Almost every scene, every dialogue, every description in The Turn of the Screw can be interrogated in the above way. Like other works by James, it is a running stream of double entendre. Because so much of what is said in the book is ambiguous, and so much else left out, our imagination runs wild (or Wilde) over the grounds at Bly in quest of secret knowledge. It is no wonder, then, that the novella became a key text, second only to Hamlet, for Freudian literary criticism, and then later for other critical schools that refused to take any text at face value.
The history of Screw criticism just is the history of modern criticism: more even than Dracula, James’s novella should be read in the Norton Critical Edition. There you’ll find, in addition to the notebook entries and Prefaces of James and the novella’s early reviews quoted above, Edmund Wilson’s pioneering psychoanalytical explanation of the text, “The Ambiguity of Henry James.” Wilson declares the narrative “a study in morbid psychology,” a “characterization of the governess” and “her inability to admit to herself her sexual impulses.”
Wilson further implies that we require not only Freud but also Marx to explain the source of the governess’s delusions, which include her “English middle-class class consciousness.” Her desire is not merely erotic but also economic—a desire to join the Master’s class, and a consequent, if hypocritical, disgust at Quint’s similar attempt to ascend to Miss Jessel’s status. Adding to Wilson, Bruce Robbins in his overtly Marxist entry in the Norton chastises the governess for evading “her recognition of what so many voices are trying to tell her—her identity with ‘the others'”—i.e., her own status among the exploited, which status she abjects in her abhorrence of her fantasized sexual parvenu Quint.
On the other hand, one of the more fascinating pieces in the volume is Robert B. Heilman’s essay arguing for the reality of the ghosts against the psychoanalytic critics. He systematically demonstrates, or tries to demonstrate anyway, that all of what Wilson called the text’s “ambiguities” can be resolved in favor of the governess’s interpretation. To take only one example, the governess openly discusses and even jokes about her crush on the Master; if the Freudian explanation requires sexual repression, then isn’t it a problem, asks Heilman, if “the governess’s feelings for the master are never repressed”? Heilman wants to defeat the Freudians to save the novella for religion: it is, he says, “a drama of salvation.” This goal aside, though, his emphasis on the genuine ambiguity of the book’s ambiguity—there really is not enough evidence to say decisively whether the ghosts are real—is necessary to appreciate the most sophisticated reading of the text.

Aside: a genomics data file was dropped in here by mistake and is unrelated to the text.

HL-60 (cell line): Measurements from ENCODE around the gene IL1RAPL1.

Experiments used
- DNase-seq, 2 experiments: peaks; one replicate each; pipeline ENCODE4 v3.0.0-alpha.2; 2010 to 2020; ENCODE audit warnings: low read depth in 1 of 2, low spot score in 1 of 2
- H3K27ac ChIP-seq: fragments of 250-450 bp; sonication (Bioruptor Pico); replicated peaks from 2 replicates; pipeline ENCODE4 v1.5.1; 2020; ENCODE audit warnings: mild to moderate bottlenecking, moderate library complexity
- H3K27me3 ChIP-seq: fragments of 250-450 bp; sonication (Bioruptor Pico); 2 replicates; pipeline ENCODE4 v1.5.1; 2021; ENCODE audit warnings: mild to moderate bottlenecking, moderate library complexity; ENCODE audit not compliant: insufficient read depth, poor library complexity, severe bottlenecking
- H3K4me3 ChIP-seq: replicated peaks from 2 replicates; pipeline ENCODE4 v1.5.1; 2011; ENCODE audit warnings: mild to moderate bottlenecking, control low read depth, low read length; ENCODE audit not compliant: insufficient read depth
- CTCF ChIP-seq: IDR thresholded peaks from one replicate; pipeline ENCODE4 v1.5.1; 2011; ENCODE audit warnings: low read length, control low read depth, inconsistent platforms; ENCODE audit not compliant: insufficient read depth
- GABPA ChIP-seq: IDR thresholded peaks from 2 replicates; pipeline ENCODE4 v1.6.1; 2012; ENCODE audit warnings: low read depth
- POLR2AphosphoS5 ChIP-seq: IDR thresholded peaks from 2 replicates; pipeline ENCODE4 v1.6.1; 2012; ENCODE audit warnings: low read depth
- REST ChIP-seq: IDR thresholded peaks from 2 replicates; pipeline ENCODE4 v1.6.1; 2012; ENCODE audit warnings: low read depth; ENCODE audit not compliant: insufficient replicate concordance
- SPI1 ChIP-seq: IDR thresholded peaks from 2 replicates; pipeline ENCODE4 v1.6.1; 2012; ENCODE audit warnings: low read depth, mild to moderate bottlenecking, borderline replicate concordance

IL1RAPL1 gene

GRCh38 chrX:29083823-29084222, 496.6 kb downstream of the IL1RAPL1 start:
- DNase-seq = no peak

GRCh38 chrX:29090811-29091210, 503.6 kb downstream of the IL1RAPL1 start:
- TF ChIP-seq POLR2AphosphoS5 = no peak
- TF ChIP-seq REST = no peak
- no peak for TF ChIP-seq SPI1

The showstopper of the Norton is a long—over 30-page—excerpt from Shoshana Felman’s “Henry James: Madness and the Risks of Practice (Turning the Screw of Interpretation),” a study in poststructuralist meta-psychoanalytic interpretation. Felman shows that we need the whole unholy trinity, all three masters of suspicion—I mean Freud, Marx, and Nietzsche—to provide a rational explanation for this haunting. Freud takes care of the sexual element, and Marx the economic, but we require too a Nietzschean understanding of the will-to-power motivating every exercise of interpretation to see not only how the governess tortures her preferred meaning out of Miles, but also how Edmund Wilson tortures his preferred meaning out of the governess. The interpreters of the text have taken on the role of its heroine, unconsciously and compulsively restaging the novella’s drama of lethally reductive reading.